Carbon and nutrient cycles

The ocean plays a dominant role in the Earth’s carbon and nutrient cycles.  These cycles are intrinsically linked together and sustain life in the ocean and form a key part of our climate system.

Our long and internationally recognized track record in biogeochemical cycling aims to quantify key processes in the cycling of life sustaining elements in the upper ocean and coastal seas. We use an interdisciplinary approach to study the cycling of carbon and nutrients at interface of biology, chemistry and physics from the sea-surface to the sea-floor. We investigate processes that transform Carbon and nutrients as these are transported from land to sea and across the sea-air interface.

Recent research has concentrated on the pathways, reactions and transformations of nitrogen, carbon and sulphur through the marine biogeochemical system. Particular highlights have been: quantifying ocean acidification across the Atlantic Ocean over the last 20 years; quantifying the impacts of ocean acidification on biogeochemical cycles; quantifying the impacts of multiple stressors upon micro-organisms in the surface ocean, and investigating the impact of variable ratios of micro-nutrients (e.g. iron and zinc) to macro-nutrients (e.g. nitrate and phosphate) on ocean productivity.

We are also investigating the cycling of organic compounds, and our research in this area has focused on the large and complex dissolved organic fraction within seawater and its role in providing microbes with energy, nitrogen and sulphur. Until recently our understanding of the sources, sinks and reaction pathways of ubiquitous organic compounds, such as methanol, osmolytes containing nitrogen, acetone and acetaldehyde was very limited. However, research campaigns studying seasonal cycles and ocean basin variability have allowed us to start unravelling their significance in meeting organic carbon requirements and supporting microbial metabolic processes.

Making a difference

A thorough understanding of carbon and nutrient cycles is essential to enable us to understand how the ocean functions and may respond to future environmental and climate change and will help to improve predictive tools for policy makers and other stakeholders.

Projects

Carbon/Nutrient Dynamics and Fluxes of the Shelf System (CANDYFLOSS)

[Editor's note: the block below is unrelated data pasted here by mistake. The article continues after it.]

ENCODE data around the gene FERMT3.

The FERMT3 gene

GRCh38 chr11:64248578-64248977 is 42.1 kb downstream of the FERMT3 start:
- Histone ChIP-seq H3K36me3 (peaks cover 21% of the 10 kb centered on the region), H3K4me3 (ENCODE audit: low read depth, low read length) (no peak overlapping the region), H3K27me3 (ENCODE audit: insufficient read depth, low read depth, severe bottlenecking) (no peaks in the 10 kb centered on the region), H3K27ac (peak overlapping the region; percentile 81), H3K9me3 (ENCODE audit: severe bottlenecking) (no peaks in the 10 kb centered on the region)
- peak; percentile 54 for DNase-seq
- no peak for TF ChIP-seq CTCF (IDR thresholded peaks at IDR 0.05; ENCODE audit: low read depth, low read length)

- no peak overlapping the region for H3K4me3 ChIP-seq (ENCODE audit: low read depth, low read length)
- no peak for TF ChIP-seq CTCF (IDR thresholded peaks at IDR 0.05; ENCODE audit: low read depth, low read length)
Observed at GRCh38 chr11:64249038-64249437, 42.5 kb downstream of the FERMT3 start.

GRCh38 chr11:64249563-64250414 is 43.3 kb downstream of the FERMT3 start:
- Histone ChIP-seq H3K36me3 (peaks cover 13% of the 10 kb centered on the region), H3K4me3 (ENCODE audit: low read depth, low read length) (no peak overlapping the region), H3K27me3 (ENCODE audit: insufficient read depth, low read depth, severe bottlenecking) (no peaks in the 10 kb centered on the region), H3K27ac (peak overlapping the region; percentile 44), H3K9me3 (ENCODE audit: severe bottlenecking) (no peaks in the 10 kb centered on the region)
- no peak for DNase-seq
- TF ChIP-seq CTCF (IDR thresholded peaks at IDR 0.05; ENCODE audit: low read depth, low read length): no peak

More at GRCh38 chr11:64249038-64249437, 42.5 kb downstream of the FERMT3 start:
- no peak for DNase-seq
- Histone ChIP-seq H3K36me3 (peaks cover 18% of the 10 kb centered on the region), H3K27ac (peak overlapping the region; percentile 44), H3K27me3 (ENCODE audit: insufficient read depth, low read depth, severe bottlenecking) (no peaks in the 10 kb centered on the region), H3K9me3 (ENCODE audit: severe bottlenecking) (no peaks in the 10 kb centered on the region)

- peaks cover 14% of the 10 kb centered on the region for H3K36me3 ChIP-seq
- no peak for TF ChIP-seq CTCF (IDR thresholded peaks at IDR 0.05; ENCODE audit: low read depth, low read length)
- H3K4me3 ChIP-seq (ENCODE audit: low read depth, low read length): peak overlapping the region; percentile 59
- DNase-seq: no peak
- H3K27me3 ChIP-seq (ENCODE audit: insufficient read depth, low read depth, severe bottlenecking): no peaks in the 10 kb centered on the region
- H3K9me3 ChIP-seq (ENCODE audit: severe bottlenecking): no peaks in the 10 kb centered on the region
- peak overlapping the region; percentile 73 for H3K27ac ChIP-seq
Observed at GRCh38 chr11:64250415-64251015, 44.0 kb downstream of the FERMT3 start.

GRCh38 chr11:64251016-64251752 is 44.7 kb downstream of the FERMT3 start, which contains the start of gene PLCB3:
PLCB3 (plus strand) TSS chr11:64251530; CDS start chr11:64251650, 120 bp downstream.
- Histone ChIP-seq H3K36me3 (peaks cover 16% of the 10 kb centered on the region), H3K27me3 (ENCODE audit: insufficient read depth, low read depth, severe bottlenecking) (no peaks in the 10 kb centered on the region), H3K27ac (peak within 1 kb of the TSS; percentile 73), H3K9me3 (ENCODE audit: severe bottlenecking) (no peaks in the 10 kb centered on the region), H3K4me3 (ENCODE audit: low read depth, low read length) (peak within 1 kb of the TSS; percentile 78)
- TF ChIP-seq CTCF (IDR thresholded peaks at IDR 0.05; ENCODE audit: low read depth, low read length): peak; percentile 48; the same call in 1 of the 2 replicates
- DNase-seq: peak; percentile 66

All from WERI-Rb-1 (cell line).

Completed

Carbon/Nutrient Dynamics and Fluxes of the Shelf System (CANDYFLOSS)

Contact: Dr Andy Rees

The shelf seas are extensive shallow seas which surround large continental land masses with significant importance to people and the Earth system...

War on tiny giants
Completed

War on tiny giants - do viruses impact Pelagibacterales genotype dynamics in the Western English Channel

Contact: Dr Susan Kimmance

The oceans, and in particular coastal regions, are responsible for about half of all global photosynthesis as marine bacteria and algae capture...

Biological cycling of N-osmolytes in the surface ocean (N-osmolytes)
Completed

Biological cycling of N-osmolytes in the surface ocean (N-osmolytes)

Contact: Dr Ruth Airs

In the ocean, nitrogen-containing compounds are thought to be an important part of the soup of compounds that affect cloud formation, and therefore...

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Other recent news articles

News

Zooplankton unlock a limiting nutrient for ocean productivity

Scientists have discovered that Antarctic krill – a tiny shrimp-like crustacean – plays a key role in fertilising the Southern Ocean with iron, which stimulates the growth of phytoplankton, the microscopic plants at the base of the marine food web. 

News

New modelling tool to enhance global understanding

Open access model allows scientists to predict climate and other anthropogenically influenced environmental changes.

News

Going viral - What happens to infected phytoplankton?

Even phytoplankton, one of the ocean’s smallest but most important groups of organisms, are susceptible to viruses. A new study takes an in-depth look at how these interactions occur.

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Selected key publications

Dall'Olmo, G; Dingle, J; Polimene, L, Brewin, RJW; Claustre, H. 2016. Substantial energy input to the mesopelagic ecosystem from the seasonal mixed-layer pump. Nature Geoscience, 9(11), 820-823.

Kitidis, V; Brown, I; Hardman-Mountford, N; Lefevre, N. 2017. Surface ocean carbon dioxide during the Atlantic Meridional Transect (1995-2013); evidence of ocean acidification. Progress in Oceanography, doi:10.1016/j.pocean.2016.1008.1005.

Kitidis, V; Tait, K; Nunes, J; Brown, I; Woodward, EMS; Harris, C; Sabadel, AJM;. Sivyer, DB; Silburn, B; Kroger, S. 2017. Seasonal benthic nitrogen cycling in a temperate shelf sea: the Celtic Sea. Biogeochemistry, 135(1-2), 103-119.